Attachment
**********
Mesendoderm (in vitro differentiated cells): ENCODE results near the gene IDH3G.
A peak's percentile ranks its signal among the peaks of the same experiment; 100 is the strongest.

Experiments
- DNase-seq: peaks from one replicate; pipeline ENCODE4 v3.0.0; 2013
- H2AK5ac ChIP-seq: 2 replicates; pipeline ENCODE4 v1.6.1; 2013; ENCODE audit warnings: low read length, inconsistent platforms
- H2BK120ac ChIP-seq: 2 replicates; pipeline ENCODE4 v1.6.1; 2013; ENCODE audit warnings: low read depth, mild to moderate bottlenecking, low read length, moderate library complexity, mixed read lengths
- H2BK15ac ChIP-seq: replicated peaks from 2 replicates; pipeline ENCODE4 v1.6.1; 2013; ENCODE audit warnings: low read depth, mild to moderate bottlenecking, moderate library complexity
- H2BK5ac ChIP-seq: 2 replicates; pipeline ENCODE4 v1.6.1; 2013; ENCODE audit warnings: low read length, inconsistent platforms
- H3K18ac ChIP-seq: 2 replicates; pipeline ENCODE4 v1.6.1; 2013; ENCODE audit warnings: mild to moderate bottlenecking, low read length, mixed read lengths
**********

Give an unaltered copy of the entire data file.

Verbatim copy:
Mesendoderm (in vitro differentiated cells): ENCODE results near the gene IDH3G.
A peak's percentile ranks its signal among the peaks of the same experiment; 100 is the strongest.

Experiments
- DNase-seq: peaks from one replicate; pipeline ENCODE4 v3.0.0; 2013
- H2AK5ac ChIP-seq: 2 replicates; pipeline ENCODE4 v1.6.1; 2013; ENCODE audit warnings: low read length, inconsistent platforms
- H2BK120ac ChIP-seq: 2 replicates; pipeline ENCODE4 v1.6.1; 2013; ENCODE audit warnings: low read depth, mild to moderate bottlenecking, low read length, moderate library complexity, mixed read lengths
- H2BK15ac ChIP-seq: replicated peaks from 2 replicates; pipeline ENCODE4 v1.6.1; 2013; ENCODE audit warnings: low read depth, mild to moderate bottlenecking, moderate library complexity
- H2BK5ac ChIP-seq: 2 replicates; pipeline ENCODE4 v1.6.1; 2013; ENCODE audit warnings: low read length, inconsistent platforms
- H3K18ac ChIP-seq: 2 replicates; pipeline ENCODE4 v1.6.1; 2013; ENCODE audit warnings: mild to moderate bottlenecking, low read length, mixed read lengths